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Throughout the Christian tradition, descriptions of hell’s fiery torments have shaped contemporary notions of the afterlife, divine justice, and physical suffering. But rarely do we consider the roots of such conceptions, which originate in a group of understudied ancient texts: the early Christian apocalypses.
In this pioneering study, Meghan Henning illuminates how the bodies that populate hell in early Christian literature—largely those of women, enslaved persons, and individuals with disabilities—are punished after death in spaces that mirror real carceral spaces, effectually criminalizing those bodies on earth. Contextualizing the apocalypses alongside ancient medical texts, inscriptions, philosophy, and patristic writings, this book demonstrates the ways that Christian depictions of hell intensified and preserved ancient notions of gender and bodily normativity that continue to inform Christian identity.
|Title: Hell Hath No Fury: Gender, Disability, and the Invention of Damned Bodies in Early Christian Literature|
By: Meghan R. Henning
Number of Pages: 280
Vendor: Yale University Press
Publication Date: 2021
|Dimensions: 9.25 X 6.125 (inches)|
Weight: 1 pound 4 ounces
Series: Anchor Yale Bible Reference Library
Stock No: WW0223118
"This groundbreaking study provides the most erudite introduction to Christian hell to date, even as it elevates the scholarly conversation about the underworld to new heights of sophistication. Lucid, impeccably researched, and theoretically informed, this book is not only essential reading for anyone interested in the afterlife; it revolutionizes our understanding of Christian theories of punishment and embodiment from antiquity to the present day."Candida Moss, University of Birmingham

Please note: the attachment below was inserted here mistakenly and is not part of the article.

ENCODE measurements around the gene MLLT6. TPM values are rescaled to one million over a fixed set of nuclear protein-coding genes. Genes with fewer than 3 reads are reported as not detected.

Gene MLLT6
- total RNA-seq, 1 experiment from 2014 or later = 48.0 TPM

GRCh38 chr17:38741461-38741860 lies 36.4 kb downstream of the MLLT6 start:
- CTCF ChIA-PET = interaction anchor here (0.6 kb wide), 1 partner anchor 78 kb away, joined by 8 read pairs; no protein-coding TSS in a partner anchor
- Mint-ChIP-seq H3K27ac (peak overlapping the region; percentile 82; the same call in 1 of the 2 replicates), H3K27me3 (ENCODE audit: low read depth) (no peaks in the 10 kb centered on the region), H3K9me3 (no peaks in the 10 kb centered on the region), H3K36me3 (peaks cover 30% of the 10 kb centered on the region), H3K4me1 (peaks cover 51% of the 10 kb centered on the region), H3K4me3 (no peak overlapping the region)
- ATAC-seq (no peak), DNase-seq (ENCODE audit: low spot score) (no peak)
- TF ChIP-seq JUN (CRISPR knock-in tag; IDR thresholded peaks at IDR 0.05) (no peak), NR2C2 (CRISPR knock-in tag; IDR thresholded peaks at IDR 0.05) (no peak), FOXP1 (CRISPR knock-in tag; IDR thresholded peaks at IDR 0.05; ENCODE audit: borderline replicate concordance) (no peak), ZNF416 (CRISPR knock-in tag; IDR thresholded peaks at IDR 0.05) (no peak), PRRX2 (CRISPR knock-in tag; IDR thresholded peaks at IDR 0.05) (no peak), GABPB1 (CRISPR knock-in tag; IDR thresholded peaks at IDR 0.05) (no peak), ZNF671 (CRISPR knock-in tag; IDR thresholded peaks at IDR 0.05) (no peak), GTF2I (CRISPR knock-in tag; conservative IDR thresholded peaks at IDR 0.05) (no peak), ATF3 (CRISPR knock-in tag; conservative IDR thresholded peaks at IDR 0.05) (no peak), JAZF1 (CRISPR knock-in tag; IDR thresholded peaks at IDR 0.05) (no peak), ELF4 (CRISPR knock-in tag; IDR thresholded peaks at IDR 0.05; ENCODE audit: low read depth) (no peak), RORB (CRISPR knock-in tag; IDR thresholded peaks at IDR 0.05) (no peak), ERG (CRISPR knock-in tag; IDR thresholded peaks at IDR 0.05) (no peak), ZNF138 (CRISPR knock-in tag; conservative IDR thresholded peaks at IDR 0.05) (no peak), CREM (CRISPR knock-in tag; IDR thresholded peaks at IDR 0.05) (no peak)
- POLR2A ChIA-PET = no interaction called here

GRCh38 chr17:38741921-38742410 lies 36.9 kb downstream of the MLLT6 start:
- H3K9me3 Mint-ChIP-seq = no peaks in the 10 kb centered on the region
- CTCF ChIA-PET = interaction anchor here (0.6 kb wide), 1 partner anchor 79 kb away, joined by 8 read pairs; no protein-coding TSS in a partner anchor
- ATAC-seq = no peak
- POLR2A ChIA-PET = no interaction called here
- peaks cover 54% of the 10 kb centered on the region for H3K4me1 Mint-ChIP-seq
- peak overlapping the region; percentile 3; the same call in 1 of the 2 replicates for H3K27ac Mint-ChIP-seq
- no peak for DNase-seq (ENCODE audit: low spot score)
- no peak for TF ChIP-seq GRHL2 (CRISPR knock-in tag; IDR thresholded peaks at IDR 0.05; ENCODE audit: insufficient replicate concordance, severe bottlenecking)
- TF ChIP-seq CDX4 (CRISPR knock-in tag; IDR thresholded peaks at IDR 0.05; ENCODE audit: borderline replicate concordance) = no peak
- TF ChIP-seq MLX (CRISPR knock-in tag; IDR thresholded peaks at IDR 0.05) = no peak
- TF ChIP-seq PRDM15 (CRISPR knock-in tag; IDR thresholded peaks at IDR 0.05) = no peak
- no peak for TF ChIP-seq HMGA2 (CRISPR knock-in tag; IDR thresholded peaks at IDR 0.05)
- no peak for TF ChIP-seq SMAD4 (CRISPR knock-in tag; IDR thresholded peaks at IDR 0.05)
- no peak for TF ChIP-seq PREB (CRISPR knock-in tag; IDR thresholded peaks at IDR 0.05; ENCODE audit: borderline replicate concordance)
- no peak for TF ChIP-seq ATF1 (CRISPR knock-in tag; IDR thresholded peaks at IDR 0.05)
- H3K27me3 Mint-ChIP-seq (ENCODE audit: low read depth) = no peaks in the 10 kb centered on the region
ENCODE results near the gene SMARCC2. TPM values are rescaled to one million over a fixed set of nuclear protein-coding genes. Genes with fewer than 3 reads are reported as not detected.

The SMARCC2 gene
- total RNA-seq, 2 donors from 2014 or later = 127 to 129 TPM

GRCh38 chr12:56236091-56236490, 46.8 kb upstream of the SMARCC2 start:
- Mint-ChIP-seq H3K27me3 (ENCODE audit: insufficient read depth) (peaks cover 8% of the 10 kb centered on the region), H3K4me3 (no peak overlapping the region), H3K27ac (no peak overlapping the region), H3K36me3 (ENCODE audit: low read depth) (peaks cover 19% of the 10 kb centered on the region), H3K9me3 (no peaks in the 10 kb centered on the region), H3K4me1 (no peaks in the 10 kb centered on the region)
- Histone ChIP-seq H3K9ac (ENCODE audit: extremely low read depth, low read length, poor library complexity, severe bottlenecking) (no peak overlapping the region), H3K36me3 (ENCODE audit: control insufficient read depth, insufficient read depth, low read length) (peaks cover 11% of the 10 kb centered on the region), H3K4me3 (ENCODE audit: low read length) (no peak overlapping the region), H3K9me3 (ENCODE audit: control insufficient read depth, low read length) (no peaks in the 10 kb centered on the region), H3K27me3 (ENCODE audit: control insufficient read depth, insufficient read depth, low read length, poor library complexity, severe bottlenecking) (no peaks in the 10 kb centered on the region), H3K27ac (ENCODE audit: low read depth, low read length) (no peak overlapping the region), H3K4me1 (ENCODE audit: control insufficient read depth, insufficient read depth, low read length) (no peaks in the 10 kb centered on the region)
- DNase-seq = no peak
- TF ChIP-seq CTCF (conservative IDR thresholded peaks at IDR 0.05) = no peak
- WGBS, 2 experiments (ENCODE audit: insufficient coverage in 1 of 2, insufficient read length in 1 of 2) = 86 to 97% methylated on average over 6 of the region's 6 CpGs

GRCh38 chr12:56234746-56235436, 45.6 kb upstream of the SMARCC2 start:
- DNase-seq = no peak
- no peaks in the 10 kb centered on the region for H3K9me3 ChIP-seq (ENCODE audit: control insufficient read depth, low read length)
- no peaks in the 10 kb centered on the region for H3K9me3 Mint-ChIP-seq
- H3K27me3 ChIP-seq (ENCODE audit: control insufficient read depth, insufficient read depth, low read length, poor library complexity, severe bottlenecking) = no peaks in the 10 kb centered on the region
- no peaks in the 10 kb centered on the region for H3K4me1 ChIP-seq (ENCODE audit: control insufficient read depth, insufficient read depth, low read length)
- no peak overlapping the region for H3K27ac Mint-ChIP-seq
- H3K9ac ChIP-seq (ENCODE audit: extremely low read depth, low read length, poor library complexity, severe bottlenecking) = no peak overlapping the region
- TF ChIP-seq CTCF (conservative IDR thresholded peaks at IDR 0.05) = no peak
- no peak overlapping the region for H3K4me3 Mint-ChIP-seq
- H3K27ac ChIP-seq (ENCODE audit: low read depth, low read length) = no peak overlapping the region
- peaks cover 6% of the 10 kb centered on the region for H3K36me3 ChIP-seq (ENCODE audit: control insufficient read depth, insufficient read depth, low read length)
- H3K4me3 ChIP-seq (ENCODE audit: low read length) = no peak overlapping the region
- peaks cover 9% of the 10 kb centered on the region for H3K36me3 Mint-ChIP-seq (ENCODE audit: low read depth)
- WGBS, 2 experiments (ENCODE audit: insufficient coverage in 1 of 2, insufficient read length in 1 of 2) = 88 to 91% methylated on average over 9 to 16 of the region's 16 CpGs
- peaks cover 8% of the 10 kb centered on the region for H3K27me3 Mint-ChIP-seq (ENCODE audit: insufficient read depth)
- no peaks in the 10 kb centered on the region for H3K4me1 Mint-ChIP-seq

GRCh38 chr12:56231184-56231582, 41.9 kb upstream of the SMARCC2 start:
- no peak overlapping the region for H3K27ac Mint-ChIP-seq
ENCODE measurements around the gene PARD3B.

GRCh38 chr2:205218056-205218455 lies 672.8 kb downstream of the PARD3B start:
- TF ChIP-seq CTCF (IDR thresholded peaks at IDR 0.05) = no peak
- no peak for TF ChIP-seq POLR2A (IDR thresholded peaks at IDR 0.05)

"Meghan Henning immerses the reader in the depths of early Christians hell, in the company of sinners, saints, and most notably Christs mother. The tormented bodies on display show a remarkable resemblance to the world Christians inhabited and their judgments about bodies, male and female, able and disabled. Provocative and engrossing."Harold Attridge, Yale Divinity School
"Meghan Hennings analysis of early Christian hellscapes breaks entirely new ground. This is a fascinating read for anyone interested in the imaginations of the afterlife, then and now."Jan N. Bremmer, University of Groningen
"In this original, subtle, and stunning monograph, Henning demonstrates that early Christian apocalypses conceptualized tortured, disabled individuals in hell as female. These seemingly obscure texts still echo in todays concepts of punishment."Bernadette J. Brooten, author of Love Between Women: Early Christian Responses to Female Homoeroticism
"Troubling the line between the literary and the real, Henning decisively shows the interplay in ancient thinking between imagined bodies in hell and non-normative bodies on eartha formidable advance in our understanding of early Christian speculation on what it means to be human."Ben Dunning, Fordham University
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